So there I was, buying a plecostomus. Now, I know what you're thinking: isn't it more accurate to speak of genera Hypostomus, Pterygolichthys, and Panaqolus? You have a point, but they're all crusty fish that suck on the insides of aquariums. You know what I mean.
For five years I kept an aquarium here in the Balkan Tower of Matriarchy, but it never thrived. In the US, I could go to an aquarium store and say "do you have anything that eats algae? You know what I mean." In Bulgaria, I didn't ask questions like that, and after the last fish died, I never replaced it. I just let the tank sit there, filter off and the heater on, getting browner and browner.
Finally, in the run-up to my 40th birthday, I realized that this was depressing. I resolved to fix the problem.
I started by googling aquarium stores and drew up plans to incorporate shopping expeditions into my schedule. The pet store at the mall? No, they stopped carrying aquarium stuff. The one on Doctor's Garden? If I picked Maggie up from school on Tuesday afternoon after swimming and walked her home...let me check my calendar.
Then Maggie said, "What about the aquarium store across the big street on the other side of Billa? They have budgie food and little turtles." I dropped my complicated plans and just took a walk with her. The store to which she guided me wasn't on google and had a small shopfront, and yet there were fish inside.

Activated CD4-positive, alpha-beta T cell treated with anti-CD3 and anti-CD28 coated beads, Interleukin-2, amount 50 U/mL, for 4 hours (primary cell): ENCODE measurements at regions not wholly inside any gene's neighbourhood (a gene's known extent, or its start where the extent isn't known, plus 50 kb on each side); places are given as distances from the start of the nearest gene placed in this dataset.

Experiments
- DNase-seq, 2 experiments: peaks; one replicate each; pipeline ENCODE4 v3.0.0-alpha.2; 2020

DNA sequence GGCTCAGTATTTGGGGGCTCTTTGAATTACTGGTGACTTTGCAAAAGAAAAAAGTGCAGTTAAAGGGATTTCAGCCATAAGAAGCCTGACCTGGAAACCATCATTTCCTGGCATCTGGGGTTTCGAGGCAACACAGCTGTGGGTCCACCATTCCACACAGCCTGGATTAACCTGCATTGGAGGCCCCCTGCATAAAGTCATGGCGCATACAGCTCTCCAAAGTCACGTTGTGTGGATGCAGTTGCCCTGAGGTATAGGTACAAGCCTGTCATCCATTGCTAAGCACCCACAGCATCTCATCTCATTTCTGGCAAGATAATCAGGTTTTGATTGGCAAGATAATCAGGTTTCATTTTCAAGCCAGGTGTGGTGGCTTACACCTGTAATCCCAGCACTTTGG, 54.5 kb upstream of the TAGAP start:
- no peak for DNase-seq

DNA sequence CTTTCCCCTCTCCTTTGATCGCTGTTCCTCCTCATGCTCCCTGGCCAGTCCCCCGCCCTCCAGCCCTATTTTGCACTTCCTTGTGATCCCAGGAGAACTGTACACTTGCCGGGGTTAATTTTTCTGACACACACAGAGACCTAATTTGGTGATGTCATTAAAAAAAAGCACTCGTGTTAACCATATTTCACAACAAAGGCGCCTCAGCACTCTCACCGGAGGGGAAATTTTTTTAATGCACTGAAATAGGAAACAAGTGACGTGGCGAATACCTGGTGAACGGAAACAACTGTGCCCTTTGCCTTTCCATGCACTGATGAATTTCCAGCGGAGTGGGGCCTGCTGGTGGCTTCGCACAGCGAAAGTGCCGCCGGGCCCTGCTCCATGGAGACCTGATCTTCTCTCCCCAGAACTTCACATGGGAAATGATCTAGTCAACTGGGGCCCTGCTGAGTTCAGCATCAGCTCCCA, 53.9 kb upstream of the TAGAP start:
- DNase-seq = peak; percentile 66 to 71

The owner had a plecostomus and an air-stone and gravel, if only I could ask for them. "Do you have small catfish that cleans the walls?" "Do you have small rocks for the floor?" I sounded more than a little like John Cleese commenting on his hovercraft, but I did manage to nail the plural of "guppy."*
"Will baby guppies enter the filter?" I asked. The owner assured me they would not. "But I worry myself that they will...uh." Death, I thought, but that's a noun, not a verb.
But she knew what I meant. When I told the owner that all my previous fish had "killed themselves," she responded readily enough. If they died over a long period of time, you probably fed them too much and poisoned the water. This 12-gram packet of flakes should last until the end of the year.
When I called my old, dead tank depressing, I should also have said it was depressed. The tank made me sad, which made me not take care of it, which made me sadder. The same could be said for my Bulgarian skills and my relationship with my neighborhood. Not to mention my daughters. They all need help to get to the point where they can thrive.
Pavlina named the plecostomus Stegosaurus.
The World's Other Side has now won over a single follower on Royal Road and none at all on Substack. Well, this was supposed to be an experiment to see how a serial would do if I just let it run without spending too much time on advertising. Let's see what October brings.
What I really care about now, though, is Third Realm. I have a growing number of shiny new scenes about these frustrated architects caught between magical revolutionaries and scornful demigods, and I'm enjoying the hell out of it. I have been somewhat obsessed with the language of this project, as you can see.